by guest blogger Diana Zuckerman, president of the National Research Center for Women & Families
It's an election year and, despite our hopes for a better economy, even the best candidates can't deliver on their promises to improve it. It's a bigger issue than one person, however powerful. But they could health improve our health, if they wanted to.
Whatever the Supreme Court does about the Affordable Care Act, also known as ObamaCare or RomneyCare, the upcoming election will be important with regard to your health. The Supreme Court's decision is out of our hands, but the court's future decisions are not. Whoever is president will help shape future Supreme Court decisions, which will certainly continue to determine women's access to reproductive care.
And, although Congress has accomplished almost nothing in the past year, the legislature is poised to pass a bipartisan bill that will affect all our health. It sailed through the Senate last week (96 to 1!) and a different version is likely to sail through the House soon. The two bills will then go to conference to work out the differences between the House and Senate versions. If you never heard of this bill, you should find out more.The FDA Safety and Innovation Act, also known as the User Fee Bill, is a long, wonky bill that most people never heard of. Big Pharma, Medical Device Companies, the Society of Chemical Manufacturers and Affiliates, and the Generic Drug Industry are just a few of its supporters. Patient groups that are funded by any of those industries also support it. Consumer groups and public health nonprofit organizations, which are less likely to be funded by industry, support parts of the bill but are unhappy with many of its provisions. Here are a few of the reasons for support and dismay:
- The Food and Drug Administration (FDA) is a poorly funded federal agency that is responsible for regulating food, drugs (for humans and animals), vaccines, medical devices, cosmetics, and vitamins/dietary supplements. This legislation increases the user fees that companies pay when they submit new medical products for FDA approval. That money is desperately needed, so almost everyone who understands the importance of the FDA wants this bill to pass.
- The FDA has a two-year backlog of generic drugs that have been submitted to the agency for approval. Those generic drugs will be reviewed more quickly thanks to new user fees in this legislation, thus saving Medicare, Medicaid, insurance companies, and individuals a lot of money every year. That's good too.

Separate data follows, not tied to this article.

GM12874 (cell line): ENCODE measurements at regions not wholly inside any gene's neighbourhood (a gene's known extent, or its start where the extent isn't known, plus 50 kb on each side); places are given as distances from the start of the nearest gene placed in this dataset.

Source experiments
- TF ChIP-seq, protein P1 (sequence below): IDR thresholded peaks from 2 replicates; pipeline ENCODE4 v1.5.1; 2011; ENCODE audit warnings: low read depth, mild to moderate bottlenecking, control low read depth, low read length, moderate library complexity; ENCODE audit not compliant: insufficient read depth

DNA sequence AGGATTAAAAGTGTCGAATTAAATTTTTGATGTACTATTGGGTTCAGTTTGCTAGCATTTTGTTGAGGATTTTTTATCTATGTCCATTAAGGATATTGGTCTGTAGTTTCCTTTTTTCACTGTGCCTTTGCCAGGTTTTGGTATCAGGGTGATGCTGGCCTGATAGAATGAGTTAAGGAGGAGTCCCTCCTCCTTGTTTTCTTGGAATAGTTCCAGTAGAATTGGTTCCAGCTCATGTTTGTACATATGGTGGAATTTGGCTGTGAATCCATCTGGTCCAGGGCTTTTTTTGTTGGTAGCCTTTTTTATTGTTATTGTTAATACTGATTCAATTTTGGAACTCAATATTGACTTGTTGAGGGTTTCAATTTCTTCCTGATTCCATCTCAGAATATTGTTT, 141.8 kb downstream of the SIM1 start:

- Every year, counterfeit medications are sold to unsuspecting patients whose lives could be jeopardized as a result. This bill will help FDA do a better job of eliminating counterfeit medications.
- FDA's job is to get safe and effective medical products to market as quickly as possible. Thanks to industry lobbying, this bill pushes for speed, but not for safety or effectiveness, including language that forces the agency to worry even more than it already does about "burdening" industry if FDA wants to ask for better evidence of safety or effectiveness to support companies' applications.
- A section of the bill aimed at giving companies financial incentives to develop new antibiotics does so in a way that will definitely increase prices, but not necessarily save lives. The Senate version of this section of the bill (called the GAIN Act) focuses on lifesaving antibiotics (as it should), but the House version does not, thus doing more harm than good.
- FDA requires companies to conduct clinical trials to prove that prescription drugs are safe and effective, but the agency doesn't require that clinical trials be completed for more than 95 percent of new medical devices, such as contact lenses, artificial hips, and heart defibrillators. In recent years, more than half a BILLION medical devices were recalled by the FDA because they were so dangerous they could kill or permanently harm patients. The bill does nothing to prevent that.
Diana Zuckerman is the president of the National Research Center for Women & Families. She received her PhD in psychology from Ohio State University and was a post-doctoral fellow in epidemiology and public health at Yale Medical School. After serving on the faculty of Vassar and Yale and as a researcher at Harvard, Dr. Zuckerman spent a dozen years as a health policy expert in the U.S. Congress and a senior policy adviser in the Clinton White House. She is the author of five books, several book chapters, and dozens of articles in medical and academic journals, and in newspapers across the country.
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